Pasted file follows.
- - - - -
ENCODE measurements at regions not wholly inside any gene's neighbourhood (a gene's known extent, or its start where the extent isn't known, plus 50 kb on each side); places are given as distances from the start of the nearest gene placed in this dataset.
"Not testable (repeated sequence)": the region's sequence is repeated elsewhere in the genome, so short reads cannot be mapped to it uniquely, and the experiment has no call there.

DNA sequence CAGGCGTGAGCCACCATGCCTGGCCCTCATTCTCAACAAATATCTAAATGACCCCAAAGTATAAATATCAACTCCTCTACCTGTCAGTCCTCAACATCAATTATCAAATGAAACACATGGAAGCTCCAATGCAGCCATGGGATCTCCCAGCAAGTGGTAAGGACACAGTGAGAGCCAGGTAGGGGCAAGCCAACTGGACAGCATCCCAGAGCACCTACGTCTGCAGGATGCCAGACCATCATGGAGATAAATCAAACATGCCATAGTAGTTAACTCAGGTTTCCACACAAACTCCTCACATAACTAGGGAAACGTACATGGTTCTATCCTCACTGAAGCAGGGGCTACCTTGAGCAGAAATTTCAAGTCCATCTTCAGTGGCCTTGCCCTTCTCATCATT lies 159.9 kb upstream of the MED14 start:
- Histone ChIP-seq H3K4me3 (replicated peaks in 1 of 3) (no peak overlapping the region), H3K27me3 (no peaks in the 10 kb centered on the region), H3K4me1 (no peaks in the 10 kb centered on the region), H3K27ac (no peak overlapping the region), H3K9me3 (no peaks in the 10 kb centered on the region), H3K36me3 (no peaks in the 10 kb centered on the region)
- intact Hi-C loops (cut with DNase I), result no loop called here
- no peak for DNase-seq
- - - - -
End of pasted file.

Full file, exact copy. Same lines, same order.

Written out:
ENCODE measurements at regions not wholly inside any gene's neighbourhood (a gene's known extent, or its start where the extent isn't known, plus 50 kb on each side); places are given as distances from the start of the nearest gene placed in this dataset.
"Not testable (repeated sequence)": the region's sequence is repeated elsewhere in the genome, so short reads cannot be mapped to it uniquely, and the experiment has no call there.

DNA sequence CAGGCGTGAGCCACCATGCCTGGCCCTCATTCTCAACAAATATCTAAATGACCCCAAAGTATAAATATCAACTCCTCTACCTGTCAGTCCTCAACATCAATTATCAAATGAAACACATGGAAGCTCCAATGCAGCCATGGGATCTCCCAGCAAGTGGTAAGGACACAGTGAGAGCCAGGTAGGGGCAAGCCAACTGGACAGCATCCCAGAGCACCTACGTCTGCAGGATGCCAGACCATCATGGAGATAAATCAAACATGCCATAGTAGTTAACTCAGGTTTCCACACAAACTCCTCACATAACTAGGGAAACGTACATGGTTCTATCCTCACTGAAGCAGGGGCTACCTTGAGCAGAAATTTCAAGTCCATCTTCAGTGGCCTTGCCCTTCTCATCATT lies 159.9 kb upstream of the MED14 start:
- Histone ChIP-seq H3K4me3 (replicated peaks in 1 of 3) (no peak overlapping the region), H3K27me3 (no peaks in the 10 kb centered on the region), H3K4me1 (no peaks in the 10 kb centered on the region), H3K27ac (no peak overlapping the region), H3K9me3 (no peaks in the 10 kb centered on the region), H3K36me3 (no peaks in the 10 kb centered on the region)
- intact Hi-C loops (cut with DNase I), result no loop called here
- no peak for DNase-seq